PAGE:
Tall Tales and True Stories (William H. Kenyon)
by Kathryn Bowman-Parks

 

These four stories are about my great-grandfather William H. Kenyon who enlisted in the 18th MO Vol. Co. B & G. He enlisted on Nov. 5, 1861 and served until discharged July 18, 1865.


The Tale of the Bandana

One time my great-grandfather got into trouble, for no apparent reason, was when he was drinking with a friend in a bar. The "friend", then placed his arm around Williamís shoulders and quickly drew a razor across his neck. Bright red blood spurted from the wound and it looked like the end of the road for Grandpa. Not so! Grandpa Kenyon calmly wrapped a bandana around the wound and went on about his business as if nothing at all had happened to him. He didnít go to a doctor, but it healed quite nicely with the help of the bandana.

Many years later, my dad said that he remembered looking at his grandfather in his casket and he could still see the thin white scar across his neck where his throat had been cut.


The Confederate Soldiers

 Then there was the time Grandpa Kenyon was drinking in a bar just after the Civil War had ended. Suddenly three Confederate soldiers came into the bar. One of Grandpaís friends, makes me wonder about his friends, dared him to stand on the bar and shout "Hoo-rah* for the Union! Hoo-rah* for General Grant." Grandpa was not one to turn down a dare. So he stood up, shouted for all to hear the words that were meant to anger the Confederates. It angered them all right and the fight was on. Grandpa beat up the three soldiers, took a pair of brass knuckles away from one of them, and won another battle for the Union. I remember seeing those same brass knuckles when I was a small child.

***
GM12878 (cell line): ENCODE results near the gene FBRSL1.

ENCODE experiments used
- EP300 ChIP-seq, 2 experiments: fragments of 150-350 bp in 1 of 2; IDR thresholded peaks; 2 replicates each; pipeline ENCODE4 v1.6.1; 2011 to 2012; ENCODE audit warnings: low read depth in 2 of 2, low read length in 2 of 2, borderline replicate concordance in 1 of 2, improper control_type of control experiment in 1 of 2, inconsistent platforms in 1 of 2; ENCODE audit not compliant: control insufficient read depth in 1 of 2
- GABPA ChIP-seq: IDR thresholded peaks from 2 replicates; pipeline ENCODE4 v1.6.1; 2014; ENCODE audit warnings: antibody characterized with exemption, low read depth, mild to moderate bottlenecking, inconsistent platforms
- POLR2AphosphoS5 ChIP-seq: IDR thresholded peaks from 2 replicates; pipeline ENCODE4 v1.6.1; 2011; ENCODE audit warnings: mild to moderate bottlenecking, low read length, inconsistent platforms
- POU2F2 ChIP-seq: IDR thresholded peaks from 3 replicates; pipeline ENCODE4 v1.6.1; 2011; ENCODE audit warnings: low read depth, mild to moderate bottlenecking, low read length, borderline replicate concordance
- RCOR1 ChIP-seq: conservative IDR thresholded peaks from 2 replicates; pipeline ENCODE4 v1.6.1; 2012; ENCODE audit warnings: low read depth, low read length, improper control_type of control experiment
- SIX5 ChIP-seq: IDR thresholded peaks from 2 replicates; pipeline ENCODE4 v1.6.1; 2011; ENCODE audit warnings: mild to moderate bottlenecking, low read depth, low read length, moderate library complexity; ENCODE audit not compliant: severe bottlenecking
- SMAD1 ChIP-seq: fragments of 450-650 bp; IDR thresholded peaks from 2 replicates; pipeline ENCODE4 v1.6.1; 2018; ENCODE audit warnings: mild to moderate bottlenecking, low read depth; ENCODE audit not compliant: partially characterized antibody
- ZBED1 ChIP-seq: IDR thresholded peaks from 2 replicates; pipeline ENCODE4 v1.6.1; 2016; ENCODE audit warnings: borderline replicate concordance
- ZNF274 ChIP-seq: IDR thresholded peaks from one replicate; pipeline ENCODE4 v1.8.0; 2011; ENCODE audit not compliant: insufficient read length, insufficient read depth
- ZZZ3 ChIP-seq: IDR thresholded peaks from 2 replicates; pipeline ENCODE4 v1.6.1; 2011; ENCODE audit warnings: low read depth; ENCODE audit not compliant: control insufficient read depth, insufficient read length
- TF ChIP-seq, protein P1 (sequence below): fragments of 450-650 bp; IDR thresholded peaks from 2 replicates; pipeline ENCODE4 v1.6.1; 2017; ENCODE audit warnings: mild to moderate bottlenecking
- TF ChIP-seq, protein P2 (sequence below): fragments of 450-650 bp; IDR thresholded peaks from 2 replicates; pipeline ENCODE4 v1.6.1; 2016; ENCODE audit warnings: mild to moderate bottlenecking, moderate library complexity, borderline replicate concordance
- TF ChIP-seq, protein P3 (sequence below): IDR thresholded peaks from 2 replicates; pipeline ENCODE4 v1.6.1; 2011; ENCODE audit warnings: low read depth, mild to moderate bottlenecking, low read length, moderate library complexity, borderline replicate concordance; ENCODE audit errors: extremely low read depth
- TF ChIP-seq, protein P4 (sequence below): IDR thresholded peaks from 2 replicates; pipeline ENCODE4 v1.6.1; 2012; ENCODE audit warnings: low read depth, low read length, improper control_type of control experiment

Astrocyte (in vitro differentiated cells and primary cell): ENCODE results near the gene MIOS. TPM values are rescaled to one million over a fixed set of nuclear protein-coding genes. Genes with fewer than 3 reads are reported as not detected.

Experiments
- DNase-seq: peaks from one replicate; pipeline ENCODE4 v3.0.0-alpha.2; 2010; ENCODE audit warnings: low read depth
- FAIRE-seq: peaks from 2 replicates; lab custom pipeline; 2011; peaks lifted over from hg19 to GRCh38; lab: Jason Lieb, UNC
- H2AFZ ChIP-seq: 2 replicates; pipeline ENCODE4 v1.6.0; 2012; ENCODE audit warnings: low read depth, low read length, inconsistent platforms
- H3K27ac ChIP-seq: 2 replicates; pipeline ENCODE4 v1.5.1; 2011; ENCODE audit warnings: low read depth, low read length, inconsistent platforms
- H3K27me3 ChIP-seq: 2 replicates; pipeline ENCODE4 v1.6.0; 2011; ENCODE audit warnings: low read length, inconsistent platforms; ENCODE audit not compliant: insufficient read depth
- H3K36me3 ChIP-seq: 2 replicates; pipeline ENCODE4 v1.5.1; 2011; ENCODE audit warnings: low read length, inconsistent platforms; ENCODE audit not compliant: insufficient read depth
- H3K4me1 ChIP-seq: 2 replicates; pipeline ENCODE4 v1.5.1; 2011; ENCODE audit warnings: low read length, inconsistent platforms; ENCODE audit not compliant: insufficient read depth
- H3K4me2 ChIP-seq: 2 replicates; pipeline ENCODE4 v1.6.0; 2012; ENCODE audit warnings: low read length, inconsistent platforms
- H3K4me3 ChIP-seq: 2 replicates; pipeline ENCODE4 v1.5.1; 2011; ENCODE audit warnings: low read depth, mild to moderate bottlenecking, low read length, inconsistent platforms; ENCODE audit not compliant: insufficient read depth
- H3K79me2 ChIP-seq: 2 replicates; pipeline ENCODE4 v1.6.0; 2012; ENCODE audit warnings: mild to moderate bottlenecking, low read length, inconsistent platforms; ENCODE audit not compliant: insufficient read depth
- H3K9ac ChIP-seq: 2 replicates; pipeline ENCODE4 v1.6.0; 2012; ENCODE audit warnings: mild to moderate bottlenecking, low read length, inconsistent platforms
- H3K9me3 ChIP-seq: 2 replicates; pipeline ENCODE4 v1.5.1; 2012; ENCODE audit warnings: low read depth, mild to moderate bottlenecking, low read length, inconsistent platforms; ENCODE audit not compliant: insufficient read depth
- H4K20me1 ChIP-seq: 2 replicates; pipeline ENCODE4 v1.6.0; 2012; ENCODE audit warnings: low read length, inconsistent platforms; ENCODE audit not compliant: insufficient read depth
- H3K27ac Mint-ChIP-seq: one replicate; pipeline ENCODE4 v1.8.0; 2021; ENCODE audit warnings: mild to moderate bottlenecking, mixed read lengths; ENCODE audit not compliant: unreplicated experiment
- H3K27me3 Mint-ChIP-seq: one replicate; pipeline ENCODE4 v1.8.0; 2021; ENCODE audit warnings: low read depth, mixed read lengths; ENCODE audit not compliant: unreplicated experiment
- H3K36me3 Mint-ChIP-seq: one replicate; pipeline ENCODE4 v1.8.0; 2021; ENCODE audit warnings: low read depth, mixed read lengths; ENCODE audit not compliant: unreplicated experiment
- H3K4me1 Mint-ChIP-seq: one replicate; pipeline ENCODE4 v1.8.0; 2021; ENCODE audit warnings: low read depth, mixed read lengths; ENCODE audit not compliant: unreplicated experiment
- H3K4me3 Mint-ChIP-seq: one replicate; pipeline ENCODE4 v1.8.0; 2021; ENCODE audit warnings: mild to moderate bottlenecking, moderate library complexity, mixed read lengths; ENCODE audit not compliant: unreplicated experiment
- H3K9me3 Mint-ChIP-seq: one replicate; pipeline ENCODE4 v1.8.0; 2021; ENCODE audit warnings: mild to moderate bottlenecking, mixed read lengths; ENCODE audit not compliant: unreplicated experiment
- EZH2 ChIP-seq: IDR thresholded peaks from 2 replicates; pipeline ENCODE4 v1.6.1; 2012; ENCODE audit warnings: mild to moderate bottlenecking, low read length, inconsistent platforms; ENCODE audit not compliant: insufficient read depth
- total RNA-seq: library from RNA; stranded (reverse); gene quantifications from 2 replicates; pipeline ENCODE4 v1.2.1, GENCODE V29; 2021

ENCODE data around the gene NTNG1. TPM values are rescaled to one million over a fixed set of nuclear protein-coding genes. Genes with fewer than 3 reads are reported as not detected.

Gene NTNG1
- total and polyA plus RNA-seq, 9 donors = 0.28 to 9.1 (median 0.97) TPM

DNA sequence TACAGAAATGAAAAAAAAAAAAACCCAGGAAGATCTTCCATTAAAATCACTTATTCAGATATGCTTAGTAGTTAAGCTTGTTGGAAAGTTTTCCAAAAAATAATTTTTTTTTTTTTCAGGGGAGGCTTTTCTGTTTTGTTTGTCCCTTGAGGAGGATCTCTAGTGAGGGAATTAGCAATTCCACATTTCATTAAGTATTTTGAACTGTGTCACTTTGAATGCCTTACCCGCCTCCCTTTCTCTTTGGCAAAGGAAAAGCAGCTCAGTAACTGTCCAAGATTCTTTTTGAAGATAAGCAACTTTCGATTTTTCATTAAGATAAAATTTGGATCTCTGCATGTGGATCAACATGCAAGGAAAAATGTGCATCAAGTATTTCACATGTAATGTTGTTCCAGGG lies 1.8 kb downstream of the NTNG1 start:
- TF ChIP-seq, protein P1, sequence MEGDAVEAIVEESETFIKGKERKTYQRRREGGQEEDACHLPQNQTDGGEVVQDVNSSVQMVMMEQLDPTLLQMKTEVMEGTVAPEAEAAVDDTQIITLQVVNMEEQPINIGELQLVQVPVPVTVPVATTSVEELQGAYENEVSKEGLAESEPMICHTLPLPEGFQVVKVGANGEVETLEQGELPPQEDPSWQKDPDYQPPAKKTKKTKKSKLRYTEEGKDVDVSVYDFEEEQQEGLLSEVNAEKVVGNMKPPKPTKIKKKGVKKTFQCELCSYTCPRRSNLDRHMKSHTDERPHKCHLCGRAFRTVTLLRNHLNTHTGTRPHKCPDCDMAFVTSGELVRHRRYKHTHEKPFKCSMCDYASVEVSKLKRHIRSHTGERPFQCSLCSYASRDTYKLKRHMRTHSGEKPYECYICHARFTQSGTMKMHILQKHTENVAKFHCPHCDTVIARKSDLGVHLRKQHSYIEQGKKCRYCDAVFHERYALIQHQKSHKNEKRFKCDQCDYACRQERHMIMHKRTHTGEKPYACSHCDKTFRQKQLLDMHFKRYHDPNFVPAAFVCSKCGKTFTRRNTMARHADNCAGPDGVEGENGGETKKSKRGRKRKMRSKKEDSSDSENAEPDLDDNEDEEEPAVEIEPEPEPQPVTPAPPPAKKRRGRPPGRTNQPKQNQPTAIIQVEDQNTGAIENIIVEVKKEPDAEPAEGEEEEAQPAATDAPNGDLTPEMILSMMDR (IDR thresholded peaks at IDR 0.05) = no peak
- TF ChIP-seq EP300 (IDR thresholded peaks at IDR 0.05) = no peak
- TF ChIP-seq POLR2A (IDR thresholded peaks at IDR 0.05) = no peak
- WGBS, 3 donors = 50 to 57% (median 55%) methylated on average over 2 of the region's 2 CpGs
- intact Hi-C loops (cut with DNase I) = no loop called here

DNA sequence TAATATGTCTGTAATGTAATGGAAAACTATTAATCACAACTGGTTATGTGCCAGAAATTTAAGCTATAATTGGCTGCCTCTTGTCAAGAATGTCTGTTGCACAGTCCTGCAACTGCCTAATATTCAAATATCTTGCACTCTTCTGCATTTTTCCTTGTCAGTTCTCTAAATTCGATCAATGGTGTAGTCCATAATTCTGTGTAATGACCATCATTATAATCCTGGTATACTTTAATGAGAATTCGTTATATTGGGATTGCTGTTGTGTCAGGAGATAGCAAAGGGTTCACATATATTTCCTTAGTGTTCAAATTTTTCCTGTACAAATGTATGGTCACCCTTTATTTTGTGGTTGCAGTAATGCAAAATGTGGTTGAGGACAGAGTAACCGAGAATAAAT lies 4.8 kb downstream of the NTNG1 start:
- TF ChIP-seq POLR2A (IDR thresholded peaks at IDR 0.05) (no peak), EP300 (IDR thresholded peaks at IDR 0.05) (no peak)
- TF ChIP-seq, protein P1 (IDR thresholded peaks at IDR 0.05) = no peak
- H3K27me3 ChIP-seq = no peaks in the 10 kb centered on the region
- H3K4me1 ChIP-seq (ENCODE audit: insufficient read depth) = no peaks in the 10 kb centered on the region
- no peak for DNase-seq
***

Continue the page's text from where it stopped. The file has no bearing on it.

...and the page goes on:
*note: I know that hoo-ray is spelled incorrectly here, but hoo-rah is the way Grandpa pronounced it when he told it to Grandma Bowman and my dad. They passed it on that way to my brothers. Brother Kenneth then passed it on to me in the same way.


I guess by now you realize that my great-grandpa really enjoyed a good fight. He could have, however, chosen some better types of friend. The next story emphasizes this point again. I call it:


The Spice of Life

Grandpa Kenyon heard from a friend that several men were wanting to pick a fight with him. I guess his reputation for fighting was well known. Grandpa knew that he was going to be out-numbered so he figured out a plan to even things up a little bit. He took out an old, Union Army cap, filled it with red pepper, placed it on his head and went on a search for the men who wanted to fight him. When he found them, the fighting started with a vengeance. The situation began to look pretty bad for Grandpa so he took off his cap and flung the red pepper into their eyes. It may not have been a fair way to end the fight, but it was the safest way for Grandpa!


The White Horse

Grandpa Kenyon fought at the Battle of Shiloh under General Sherman. During the battle, a Southern Gentleman, as Grandpa called him, was killed and Grandpa captured his large white horse. Grandpa took the horse with him to the battle of Vicksburg and other battles. When Sherman left Atlanta on his way to Savannah, Grandpa went along with his horse and scouted out supplies for the troops. General Grant had cut all supply lines from Washington to the troops and made the Union soldiers live off the land. This was one of the reasons the Union was successful in defeating the Confederacy.

After reaching Savannah,Georgia, Grandpa took the horse to his home to be used as a farm horse. The horse lived a long time and made a reliable work horse. No one knows for sure which Southern General was the Southern Gentleman who was killed. Someday we may find out. One theory is that he was Confederate General Albert Sydney Johnston who was killed at Shiloh. However, Johnstons horse was not white.


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